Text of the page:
Amnesia strikes the memory businessBMJ 2008; 337 doi: https://doi.org/10.1136/bmj.a1116 (Published 07 August 2008) Cite this as: BMJ 2008;337:a1116
- Tony Delamothe, deputy editor, BMJ
A poster advertising the British Library’s Business and Intellectual Property Centre shows a padlocked garden shed, on which the following words have been painted: “Inside is your invention. We’ll help you stop it becoming someone else’s.” Nothing could better symbolise the suburban smallmindedness underlying this initiative.
I find it depressing because it represents an absolute repudiation of the role of libraries. Has the British Library forgotten that, along with archives and museums, libraries make up the memory business, preserving the resources of the past for present and future use? At the heart of this business lies an optimism, a generosity of spirit, an understanding of how progress happens.
Readers of this journal don’t need reminding that science is a collaborative effort, with each important development heavily dependent on earlier ones. The references at the end of every article attest to this. As Isaac Newton put it, we don’t see further because of our particularly acute vision but because we’re standing on the shoulders of giants.
As if to prove the point, Newton borrowed his metaphor from Bernard of Chartres, 500 years earlier, who had borrowed it from Greek mythology, according to Wikipedia, the free online reference library. And it’s not just science—examine the high points of literature, art, and music from any civilisation; their debts to earlier works are usually obvious.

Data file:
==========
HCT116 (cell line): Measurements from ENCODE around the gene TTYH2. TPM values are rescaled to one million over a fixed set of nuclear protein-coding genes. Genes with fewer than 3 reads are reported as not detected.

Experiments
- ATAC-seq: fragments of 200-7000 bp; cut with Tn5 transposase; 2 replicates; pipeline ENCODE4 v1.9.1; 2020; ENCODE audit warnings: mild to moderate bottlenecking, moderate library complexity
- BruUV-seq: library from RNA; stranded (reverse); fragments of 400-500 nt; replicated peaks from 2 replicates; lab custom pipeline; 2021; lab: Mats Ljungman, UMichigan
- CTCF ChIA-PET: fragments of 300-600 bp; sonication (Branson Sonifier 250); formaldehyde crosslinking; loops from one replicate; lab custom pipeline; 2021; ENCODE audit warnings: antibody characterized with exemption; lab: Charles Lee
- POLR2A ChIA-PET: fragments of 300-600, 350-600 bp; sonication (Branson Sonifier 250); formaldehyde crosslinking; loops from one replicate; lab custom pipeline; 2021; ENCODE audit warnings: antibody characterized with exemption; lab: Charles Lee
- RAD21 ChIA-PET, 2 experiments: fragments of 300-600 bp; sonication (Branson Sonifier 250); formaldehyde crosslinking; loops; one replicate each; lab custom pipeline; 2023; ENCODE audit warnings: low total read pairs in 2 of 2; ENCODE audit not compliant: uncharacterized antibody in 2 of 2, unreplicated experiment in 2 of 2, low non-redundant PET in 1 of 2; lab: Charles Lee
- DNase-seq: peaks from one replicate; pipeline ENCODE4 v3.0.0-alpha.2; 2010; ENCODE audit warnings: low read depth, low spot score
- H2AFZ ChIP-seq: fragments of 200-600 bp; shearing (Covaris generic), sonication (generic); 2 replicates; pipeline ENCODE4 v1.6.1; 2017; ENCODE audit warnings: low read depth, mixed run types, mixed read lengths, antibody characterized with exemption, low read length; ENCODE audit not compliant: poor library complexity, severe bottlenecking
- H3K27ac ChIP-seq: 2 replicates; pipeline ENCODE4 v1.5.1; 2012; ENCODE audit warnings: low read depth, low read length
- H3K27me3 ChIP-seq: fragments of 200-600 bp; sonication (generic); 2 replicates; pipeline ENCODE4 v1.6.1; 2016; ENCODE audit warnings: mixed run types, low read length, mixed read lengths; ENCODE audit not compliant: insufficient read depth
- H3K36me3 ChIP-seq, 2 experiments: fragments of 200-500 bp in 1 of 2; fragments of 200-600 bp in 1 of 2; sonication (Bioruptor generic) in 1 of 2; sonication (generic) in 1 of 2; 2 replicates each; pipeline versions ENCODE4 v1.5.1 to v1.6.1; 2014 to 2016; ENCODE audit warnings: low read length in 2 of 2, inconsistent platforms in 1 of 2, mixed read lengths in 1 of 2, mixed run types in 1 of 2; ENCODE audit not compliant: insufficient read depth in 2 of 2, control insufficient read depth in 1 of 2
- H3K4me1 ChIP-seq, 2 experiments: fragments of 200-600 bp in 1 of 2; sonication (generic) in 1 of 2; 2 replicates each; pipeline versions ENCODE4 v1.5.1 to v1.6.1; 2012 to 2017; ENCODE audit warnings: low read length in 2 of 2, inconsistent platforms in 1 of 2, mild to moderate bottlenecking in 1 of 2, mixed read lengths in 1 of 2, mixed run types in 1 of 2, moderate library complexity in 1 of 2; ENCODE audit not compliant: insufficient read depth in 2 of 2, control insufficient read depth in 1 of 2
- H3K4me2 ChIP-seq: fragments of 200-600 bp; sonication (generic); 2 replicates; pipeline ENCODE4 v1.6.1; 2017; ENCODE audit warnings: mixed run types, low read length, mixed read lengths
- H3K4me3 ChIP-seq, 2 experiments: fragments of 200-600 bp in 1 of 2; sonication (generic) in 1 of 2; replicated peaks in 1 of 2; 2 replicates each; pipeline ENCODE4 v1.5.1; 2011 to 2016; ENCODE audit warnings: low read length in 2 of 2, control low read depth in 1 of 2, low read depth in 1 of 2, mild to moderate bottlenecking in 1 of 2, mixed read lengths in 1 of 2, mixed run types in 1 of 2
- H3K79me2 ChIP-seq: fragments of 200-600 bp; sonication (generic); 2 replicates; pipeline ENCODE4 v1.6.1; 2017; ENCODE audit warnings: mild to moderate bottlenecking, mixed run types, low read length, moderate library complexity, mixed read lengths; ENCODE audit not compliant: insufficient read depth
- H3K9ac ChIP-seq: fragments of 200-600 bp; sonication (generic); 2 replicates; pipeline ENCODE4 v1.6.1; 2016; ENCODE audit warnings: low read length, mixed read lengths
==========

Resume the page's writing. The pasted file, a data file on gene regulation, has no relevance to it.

Which brings us to the antithesis of the padlocked garden shed: the open access movement. Made possible by the internet’s vastly reduced costs of dissemination, it promotes free access to original research articles.The costs of peer review and editing of these articles remain, but in the most popular model these are borne by authors’ funders or institutions, rather than by subscribers. (The BMJ, which has been making its original research articles freely available since 1998, currently funds these costs from surpluses made elsewhere; see editorial, doi: 10.1136/bmj.a1051.)
Much has been made of the potential value to science of the free availability of research articles, but is there any proof? Embarrassingly, we’ve had to wait more than 10 years for the first rigorous evaluation of this intervention (doi: 10.1136/bmj.a568). It shows that physiology research articles and reviews that are freely available online are no more likely to be cited within a year of publication than those behind access controls. It’s still early days, and the results of longer term follow-up, as well as studies of other disciplines, including medicine, are promised.
By the time more results are published, the web’s next big (medical) thing—Medpedia—will be upon us (www.medpedia.com). As the name suggests, Wikipedia is the model. Medpedia seeks to create “the most comprehensive and collaborative medical resource in the world,” serving “as a catalog, database, and learning tool about health, medicine and the body for doctors, scientists, policymakers, students and citizens that will improve medical literacy worldwide.” It already counts the universities of Harvard, Stanford, and Oxford among its supporters (http://blogs.bmj.com/bmj/2008/08/04/richard-smith-medpedia-inspired-by-the-counterculture-of-the-60s).
Now might be a good time for the British Library to thumb through a few of the books on its shelves to remind itself what a library is for—and for it to go out of the padlock business.
Cite this as: BMJ 2008;337:a1116